United Kingdom: Prince Harry and Elton John take the editor of the “Daily Mail” to court

UK: Prince Harry and Elton John attack publisher of « Daily Mail' in court


Prince Harry and Elton John are among six public figures to sue the publisher of the Daily Mail , accusing the British tabloid of having obtained information about them illegally, their lawyers said on Thursday. 

The group has “become aware of irrefutable and extremely distressing evidence that they had been the victims […] of gross breaches of privacy” by Associated Newspapers Limited (ANL)”, the lawyers said.

Alongside Prince Harry and Elton John are the singer's husband, David Furnish, actresses Liz Hurley and Sadie Frost and Doreen Lawrence, the mother of young Briton Stephen Lawrence who was the victim of a racist murder in 1993 .

The latter has also taken legal action against the group of media magnate Rupert Murdoch, which notably publishes the tabloid The Sun.

According to the lawyers of the six plaintiffs, ANL would have employed private detectives to wiretap the six personalities in their cars or at their homes.

They also claim that payments were made to police officers “with corrupt ties to private investigators” to obtain information, medical data was “obtained through deception” and bank accounts and financial information were accessible “by illicit means and manipulation”.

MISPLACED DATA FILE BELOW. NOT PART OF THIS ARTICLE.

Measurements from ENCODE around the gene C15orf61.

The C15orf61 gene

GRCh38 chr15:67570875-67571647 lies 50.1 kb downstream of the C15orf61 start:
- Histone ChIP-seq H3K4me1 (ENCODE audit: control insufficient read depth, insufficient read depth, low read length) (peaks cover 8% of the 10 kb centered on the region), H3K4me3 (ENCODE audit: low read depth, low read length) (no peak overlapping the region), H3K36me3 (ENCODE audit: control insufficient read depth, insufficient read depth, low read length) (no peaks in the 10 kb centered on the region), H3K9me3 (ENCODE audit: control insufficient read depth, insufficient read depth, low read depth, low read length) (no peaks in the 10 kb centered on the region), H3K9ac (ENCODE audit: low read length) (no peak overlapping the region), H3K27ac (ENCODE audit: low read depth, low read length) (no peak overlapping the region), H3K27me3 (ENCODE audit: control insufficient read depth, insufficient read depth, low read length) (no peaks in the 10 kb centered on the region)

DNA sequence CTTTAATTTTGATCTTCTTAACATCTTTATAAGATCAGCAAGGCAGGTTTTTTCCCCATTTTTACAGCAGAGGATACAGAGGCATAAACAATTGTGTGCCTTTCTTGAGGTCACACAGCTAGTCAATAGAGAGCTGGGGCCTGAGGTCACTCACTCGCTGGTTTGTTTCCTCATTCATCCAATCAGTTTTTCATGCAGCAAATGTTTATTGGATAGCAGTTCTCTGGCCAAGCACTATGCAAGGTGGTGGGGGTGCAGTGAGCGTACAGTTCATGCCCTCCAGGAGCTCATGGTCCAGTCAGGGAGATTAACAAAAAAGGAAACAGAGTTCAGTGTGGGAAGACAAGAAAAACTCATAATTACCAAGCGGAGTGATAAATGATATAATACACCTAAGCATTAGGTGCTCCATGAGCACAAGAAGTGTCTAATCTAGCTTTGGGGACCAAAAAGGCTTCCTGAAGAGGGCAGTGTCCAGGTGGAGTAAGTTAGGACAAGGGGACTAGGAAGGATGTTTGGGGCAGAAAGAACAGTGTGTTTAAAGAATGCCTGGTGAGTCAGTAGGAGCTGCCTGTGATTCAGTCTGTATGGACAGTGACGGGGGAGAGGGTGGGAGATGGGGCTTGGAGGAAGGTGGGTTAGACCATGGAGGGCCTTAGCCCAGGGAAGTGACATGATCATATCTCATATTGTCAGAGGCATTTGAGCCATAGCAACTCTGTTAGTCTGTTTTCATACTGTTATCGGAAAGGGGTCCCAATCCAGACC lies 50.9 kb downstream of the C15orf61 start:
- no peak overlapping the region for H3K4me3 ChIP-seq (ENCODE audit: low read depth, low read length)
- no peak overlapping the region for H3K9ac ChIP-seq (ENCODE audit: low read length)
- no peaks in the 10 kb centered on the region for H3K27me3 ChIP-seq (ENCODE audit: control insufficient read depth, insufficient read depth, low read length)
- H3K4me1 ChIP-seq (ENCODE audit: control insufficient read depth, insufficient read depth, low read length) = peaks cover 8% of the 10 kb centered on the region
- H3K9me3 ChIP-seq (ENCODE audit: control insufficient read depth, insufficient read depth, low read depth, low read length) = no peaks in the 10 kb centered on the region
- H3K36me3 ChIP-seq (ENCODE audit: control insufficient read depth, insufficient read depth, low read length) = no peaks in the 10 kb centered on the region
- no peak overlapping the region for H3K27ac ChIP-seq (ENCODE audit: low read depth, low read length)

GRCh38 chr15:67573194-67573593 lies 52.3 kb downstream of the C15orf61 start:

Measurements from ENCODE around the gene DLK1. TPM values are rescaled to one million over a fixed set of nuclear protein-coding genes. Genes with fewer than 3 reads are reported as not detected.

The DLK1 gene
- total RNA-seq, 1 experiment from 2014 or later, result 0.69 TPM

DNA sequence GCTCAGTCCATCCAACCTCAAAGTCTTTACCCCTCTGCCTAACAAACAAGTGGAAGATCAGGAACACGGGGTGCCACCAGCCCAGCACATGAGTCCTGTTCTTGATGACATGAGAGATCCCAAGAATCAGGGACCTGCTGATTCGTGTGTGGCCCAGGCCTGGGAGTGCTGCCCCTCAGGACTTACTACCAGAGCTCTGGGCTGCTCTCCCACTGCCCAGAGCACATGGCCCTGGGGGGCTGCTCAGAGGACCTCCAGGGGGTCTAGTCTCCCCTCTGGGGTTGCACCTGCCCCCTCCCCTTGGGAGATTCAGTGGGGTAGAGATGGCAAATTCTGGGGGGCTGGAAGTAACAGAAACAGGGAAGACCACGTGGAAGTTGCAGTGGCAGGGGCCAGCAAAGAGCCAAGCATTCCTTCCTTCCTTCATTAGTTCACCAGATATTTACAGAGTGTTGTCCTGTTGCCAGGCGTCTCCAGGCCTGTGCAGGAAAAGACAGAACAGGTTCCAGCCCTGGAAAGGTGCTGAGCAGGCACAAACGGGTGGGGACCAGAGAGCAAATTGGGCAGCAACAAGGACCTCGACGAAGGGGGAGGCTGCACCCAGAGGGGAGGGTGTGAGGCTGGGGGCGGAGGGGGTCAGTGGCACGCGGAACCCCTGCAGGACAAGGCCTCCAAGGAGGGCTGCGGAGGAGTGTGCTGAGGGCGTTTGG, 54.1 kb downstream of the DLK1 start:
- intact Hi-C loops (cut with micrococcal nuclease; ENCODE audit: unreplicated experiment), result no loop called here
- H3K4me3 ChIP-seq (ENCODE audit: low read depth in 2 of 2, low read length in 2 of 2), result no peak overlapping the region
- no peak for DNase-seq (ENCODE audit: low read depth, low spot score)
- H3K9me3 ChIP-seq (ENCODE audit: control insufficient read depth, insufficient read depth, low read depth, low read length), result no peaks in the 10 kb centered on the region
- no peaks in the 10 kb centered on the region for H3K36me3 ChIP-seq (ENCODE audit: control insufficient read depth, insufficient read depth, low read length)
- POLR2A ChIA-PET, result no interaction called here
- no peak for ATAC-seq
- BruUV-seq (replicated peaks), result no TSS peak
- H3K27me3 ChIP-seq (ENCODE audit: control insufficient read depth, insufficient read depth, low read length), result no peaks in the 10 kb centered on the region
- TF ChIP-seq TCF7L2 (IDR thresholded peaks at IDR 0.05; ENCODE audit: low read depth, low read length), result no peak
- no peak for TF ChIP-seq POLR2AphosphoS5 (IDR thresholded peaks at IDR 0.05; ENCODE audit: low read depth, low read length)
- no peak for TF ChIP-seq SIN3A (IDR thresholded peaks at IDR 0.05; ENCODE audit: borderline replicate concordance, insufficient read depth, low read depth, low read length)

“We totally and unambiguously refute these preposterous libels which appear to be nothing more than a planned and orchestrated attempt to drag the headlines of the Emailin the telephone tapping scandal concerning 30-year-old articles”, reacted ANL.

The British tabloid press had been shaken about ten years ago by several scandals of illegal wiretapping practiced from the early 2000s.

At the start of the affair, in 2005, it was about listening to the messaging services of collaborators of Princes William and Harry, but the emotion had peaked in the summer 2011 when the News of the World tabloid listened to the voicemail of a missing and eventually found dead middle school student, Milly Dowler.

The revelations led to the crash closure of the Sunday tabloid by media tycoon Rupert Murdoch, who paid Milly Dowler's family two million pounds in an out-of-court settlement.

While many personalities have sued tabloids after being wiretapped, this is the first time such lawsuits have targeted the publisher of Daily Mail.